Rated #2 – The Fat Duck, Bray, UK
This is a brilliant place where I try to eat every time I’m in the UK. Last time I was joined by Sean and Bronnie Fitzpatrick and Stephen Jones, The Sunday Times rugby writer, for an evening of rugby talk. The time before that it was at a table hosted by Lord John Browne from BP. Eric Doerr runs a great front of house, and the wine list is second to none. To give you an idea of the Tasting Menu, here are a few samples: Ballotine of Anjou Pigeon and Parsnip Cereal with my two favorites, Egg and Bacon Ice Cream and Snail Porridge. The Fat Duck’s use of personalized iPods with a sand and sea combination is brilliantly theatrical. If El Bulli is better than The Fat Duck, it deserves to be #1.
Rated #3 – Pierre Gagnaire, France
Maurice Levy first took me to Pierre Gagnaire, along with Procter & Gamble’s A.G. Lafley and Jim Stengel. We also had the experience of having Zinadine Zidane at the next table. Since then I’ve eaten twice at this terrific restaurant and have had wonderful experiences each time. It’s top-notch French cooking in a completely contemporary style. One of the things they offer is a complete menu of lobster options. Sensational. There is also a list of Bordeaux to die for.
Rated #5 – The French Laundry, US
I went there last year and it was a disaster. Of course, it was very exciting to go to Thomas Keller’s landmark restaurant in the Napa, but as I reported on this blog, the whole experience was overblown and overrated. For a start, they served two sittings, which I find primitive in a top-notch restaurant, and also kept us waiting for 30 minutes in the garden. No drinks, no aperitifs, no hors d’oeuvres, bare walls with no art, and all this (allegedly) to prevent us being distracted from our food. It was pomposity taken to the extreme. The food, when it turned up, was predictable and middle of the road. The service was American artificial.
Rated #9 – Tetsuya’s, Australia
I first went to this place 15 years or so ago. It was crowded, eclectic, exotic and incredible. Terrific Asian fusion dishes served in tiny portion degustation style. Casual, social and very Australian.
Rated #13 – Restaurant Gordon Ramsay, UK
A disappointing, middle of the road, mid-1990’s kind of place, in spite of its high star quotient. Very see and be seen. When I was there, Mick Jagger and Pierce Brosnan were both in the restaurant, so it was highly charged from that perspective. Everything was pretty good, but it lacked true impact and memorability.
Rated #18 – Alain Ducasse au Plaza Athénée, France
A Gordon Ramsay like experience but with better food and more beautiful surroundings. Classic, traditional and top class.
Rate #20 – Le Bernardin, New York, US
The best cooked fish in New York. A pretty good spot with interesting cuisine, good service and well worth its rating.
Rated #22 – Le Gavroche, UK
I’ve been going to the Roux brothers emporium for around 20 years now. Over that time, I’ve celebrated a few milestones there with my eldest daughter Nikki. Its basement like environment is not too uplifting but the art on the walls compensates for all that. The place is jam-packed full of Chagall and Picassos and is a complete contrast to The French Laundry. A good three Michelin star French experience.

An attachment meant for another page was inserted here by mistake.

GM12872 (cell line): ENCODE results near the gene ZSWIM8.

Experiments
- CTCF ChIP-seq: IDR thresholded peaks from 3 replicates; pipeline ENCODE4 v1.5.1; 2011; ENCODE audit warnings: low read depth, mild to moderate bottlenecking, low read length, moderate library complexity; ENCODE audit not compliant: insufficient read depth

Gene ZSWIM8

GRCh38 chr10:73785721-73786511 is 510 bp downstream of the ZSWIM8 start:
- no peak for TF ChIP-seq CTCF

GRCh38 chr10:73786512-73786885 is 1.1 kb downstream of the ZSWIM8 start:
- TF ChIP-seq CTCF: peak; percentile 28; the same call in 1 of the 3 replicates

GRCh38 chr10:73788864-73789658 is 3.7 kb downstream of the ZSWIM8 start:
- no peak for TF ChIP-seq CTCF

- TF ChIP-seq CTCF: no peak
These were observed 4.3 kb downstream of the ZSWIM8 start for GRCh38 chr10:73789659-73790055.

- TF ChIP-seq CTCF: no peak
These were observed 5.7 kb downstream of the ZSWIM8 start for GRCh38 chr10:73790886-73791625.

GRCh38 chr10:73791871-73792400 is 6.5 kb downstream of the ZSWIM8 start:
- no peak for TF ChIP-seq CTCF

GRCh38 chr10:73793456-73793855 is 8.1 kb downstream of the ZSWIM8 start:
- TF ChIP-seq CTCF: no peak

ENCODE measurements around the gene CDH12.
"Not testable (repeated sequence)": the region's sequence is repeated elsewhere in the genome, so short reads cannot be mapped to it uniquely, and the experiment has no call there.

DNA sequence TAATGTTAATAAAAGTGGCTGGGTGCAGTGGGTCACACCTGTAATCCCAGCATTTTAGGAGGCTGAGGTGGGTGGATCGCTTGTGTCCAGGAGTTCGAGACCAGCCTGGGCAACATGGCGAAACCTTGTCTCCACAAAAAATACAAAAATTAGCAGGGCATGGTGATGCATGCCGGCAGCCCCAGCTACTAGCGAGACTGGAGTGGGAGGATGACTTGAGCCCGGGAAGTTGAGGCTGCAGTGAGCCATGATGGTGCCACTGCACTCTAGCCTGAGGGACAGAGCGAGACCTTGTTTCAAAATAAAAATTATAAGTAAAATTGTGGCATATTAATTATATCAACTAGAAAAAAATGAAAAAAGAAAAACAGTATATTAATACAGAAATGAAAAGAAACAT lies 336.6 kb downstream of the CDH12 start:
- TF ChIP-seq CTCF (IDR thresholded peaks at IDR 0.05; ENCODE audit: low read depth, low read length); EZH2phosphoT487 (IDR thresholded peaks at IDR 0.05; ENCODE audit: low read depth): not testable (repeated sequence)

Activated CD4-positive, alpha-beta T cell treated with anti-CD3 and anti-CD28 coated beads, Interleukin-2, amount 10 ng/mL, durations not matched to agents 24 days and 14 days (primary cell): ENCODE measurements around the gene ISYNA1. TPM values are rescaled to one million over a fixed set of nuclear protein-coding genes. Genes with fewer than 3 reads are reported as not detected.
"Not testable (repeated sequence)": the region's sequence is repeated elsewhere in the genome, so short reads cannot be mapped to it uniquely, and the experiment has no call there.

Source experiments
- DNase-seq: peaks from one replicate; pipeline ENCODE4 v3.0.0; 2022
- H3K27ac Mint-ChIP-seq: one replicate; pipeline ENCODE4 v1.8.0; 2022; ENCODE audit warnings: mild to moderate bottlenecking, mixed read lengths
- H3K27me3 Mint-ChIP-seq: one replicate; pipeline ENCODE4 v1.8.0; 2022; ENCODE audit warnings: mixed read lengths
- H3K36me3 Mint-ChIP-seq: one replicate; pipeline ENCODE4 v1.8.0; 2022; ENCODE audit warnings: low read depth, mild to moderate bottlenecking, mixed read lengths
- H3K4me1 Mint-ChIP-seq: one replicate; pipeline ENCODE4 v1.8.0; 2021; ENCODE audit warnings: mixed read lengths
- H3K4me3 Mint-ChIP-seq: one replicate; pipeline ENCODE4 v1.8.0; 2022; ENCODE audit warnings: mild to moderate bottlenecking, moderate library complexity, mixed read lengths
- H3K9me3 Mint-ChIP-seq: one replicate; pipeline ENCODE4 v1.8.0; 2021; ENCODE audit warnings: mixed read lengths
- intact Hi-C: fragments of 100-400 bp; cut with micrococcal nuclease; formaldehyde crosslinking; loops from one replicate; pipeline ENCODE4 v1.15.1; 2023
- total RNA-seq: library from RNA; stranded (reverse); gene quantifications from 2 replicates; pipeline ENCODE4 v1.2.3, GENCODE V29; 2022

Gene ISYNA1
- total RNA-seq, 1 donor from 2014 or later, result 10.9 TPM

Rated #30 – Nobu, London
When I’m in London I stay at the Metropolitan where Nobu is housed. I also live one block away from Nobu in New York. It’s hard to get bad food at either place. The fish is fresh, the menu is interesting and all in all, it’s a first class experience.
Rated #37 – Chez Panisse, US
Its glory days might be over but it’s a great setting and has a strong organic point of view. Chez Panisse has a point of difference and it delivers. Definitely worth a visit.
Rated #41 – Daniel, New York
I’m more of a David Bouley fan than Daniel Boulud one but, having said that, I have to admit Daniel delivers.
Rated #49 – Rockpool (fish), Australia
Neil Perry’s place on The Rocks in Sydney is just opposite Saatchi & Saatchi’s office. It’s a terrific spot. Fresh fish with interesting Asian fusion and great chilled white wines. It deserves its place in the top 50.
Later on this week, I’ll write up my 10 favorite restaurants in the world to go along the big names on The Daily Telegraph’s Top 50 list.
Monday, June 2, 2008
If you think this one-person-at-a-time approach is too low-key, take heart from work Saatchi & Saatchi S did just before they joined us. Working with people from Wal-Mart, they developed what they called PSP (Personal Sustainability Projects). Some of these projects were as small as walking to work. Others involved community clean-ups. All represented a shift in attitude toward sustainability and people power. I’ll post more on this remarkable program as it begins to take hold in Saatchi & Saatchi, but let’s remember that even when doom and gloom surrounds you, one step can be the beginning of a journey towards rejuvenation and change.
Dream as if you'll live forever; live as if you'll die today.